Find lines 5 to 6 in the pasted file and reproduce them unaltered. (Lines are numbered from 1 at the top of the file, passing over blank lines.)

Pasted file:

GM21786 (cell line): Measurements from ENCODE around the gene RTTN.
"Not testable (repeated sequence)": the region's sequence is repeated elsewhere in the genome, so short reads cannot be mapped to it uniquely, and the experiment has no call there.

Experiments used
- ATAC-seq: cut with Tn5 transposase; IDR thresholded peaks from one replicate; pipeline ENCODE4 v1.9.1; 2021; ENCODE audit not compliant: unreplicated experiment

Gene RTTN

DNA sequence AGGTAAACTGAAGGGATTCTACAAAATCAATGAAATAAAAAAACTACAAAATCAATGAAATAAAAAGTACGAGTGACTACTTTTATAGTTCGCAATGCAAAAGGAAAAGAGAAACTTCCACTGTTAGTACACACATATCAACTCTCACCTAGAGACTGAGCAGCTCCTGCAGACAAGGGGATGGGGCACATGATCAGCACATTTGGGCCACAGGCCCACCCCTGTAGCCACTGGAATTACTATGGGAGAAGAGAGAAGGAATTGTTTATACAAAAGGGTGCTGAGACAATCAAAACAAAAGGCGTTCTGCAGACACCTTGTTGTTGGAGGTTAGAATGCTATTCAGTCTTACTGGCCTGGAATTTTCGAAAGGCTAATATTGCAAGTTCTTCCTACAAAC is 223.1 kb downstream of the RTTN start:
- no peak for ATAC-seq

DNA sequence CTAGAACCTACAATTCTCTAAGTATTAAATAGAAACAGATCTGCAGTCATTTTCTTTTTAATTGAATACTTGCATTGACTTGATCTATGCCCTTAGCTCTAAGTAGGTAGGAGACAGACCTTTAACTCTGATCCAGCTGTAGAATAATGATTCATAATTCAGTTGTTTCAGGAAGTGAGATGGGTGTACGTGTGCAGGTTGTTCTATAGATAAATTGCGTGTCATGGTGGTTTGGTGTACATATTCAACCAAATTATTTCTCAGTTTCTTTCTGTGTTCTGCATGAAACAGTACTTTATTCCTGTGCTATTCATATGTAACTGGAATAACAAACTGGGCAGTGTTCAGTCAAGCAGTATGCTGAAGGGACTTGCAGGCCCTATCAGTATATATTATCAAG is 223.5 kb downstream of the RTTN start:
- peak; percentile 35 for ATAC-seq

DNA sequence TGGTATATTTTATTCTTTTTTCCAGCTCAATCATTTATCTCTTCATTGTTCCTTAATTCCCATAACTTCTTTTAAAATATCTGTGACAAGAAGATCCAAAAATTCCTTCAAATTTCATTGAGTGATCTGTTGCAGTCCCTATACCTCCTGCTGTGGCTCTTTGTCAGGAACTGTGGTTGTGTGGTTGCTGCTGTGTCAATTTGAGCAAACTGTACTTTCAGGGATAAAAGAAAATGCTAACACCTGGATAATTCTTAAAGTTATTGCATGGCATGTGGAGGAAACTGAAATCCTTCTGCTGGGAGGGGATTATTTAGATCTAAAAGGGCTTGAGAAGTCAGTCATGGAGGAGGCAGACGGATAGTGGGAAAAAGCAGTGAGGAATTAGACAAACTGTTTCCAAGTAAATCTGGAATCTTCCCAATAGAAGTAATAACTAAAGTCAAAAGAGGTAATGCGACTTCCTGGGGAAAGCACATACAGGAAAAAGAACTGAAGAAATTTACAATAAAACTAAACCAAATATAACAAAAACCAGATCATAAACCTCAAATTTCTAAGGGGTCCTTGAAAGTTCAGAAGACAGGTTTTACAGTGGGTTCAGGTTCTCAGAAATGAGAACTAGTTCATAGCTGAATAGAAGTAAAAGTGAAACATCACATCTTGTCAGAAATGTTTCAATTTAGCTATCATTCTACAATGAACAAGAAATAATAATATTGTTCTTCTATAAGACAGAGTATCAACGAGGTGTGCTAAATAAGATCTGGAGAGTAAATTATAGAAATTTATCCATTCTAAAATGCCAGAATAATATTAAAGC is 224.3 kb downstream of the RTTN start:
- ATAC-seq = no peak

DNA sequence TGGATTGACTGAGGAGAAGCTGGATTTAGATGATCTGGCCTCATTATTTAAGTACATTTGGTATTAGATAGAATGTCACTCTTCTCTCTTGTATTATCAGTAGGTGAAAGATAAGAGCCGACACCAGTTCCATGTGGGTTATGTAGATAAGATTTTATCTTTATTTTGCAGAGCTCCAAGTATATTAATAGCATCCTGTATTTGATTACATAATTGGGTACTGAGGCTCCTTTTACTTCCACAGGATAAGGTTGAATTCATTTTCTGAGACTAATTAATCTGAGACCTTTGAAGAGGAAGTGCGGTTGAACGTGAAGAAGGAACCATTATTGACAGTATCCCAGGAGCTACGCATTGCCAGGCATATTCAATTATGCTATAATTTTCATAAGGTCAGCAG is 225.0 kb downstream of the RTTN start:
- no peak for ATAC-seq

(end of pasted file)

Gene RTTN

DNA sequence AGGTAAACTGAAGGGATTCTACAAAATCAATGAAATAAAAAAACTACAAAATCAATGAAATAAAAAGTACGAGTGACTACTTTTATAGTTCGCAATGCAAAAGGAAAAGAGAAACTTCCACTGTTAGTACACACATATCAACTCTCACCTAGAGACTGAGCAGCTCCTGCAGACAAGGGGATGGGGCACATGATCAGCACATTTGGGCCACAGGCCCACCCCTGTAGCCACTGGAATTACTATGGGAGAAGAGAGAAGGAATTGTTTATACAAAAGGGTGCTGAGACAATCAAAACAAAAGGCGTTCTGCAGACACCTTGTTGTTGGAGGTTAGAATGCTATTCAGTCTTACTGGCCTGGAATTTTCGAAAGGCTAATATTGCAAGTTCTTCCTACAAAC is 223.1 kb downstream of the RTTN start: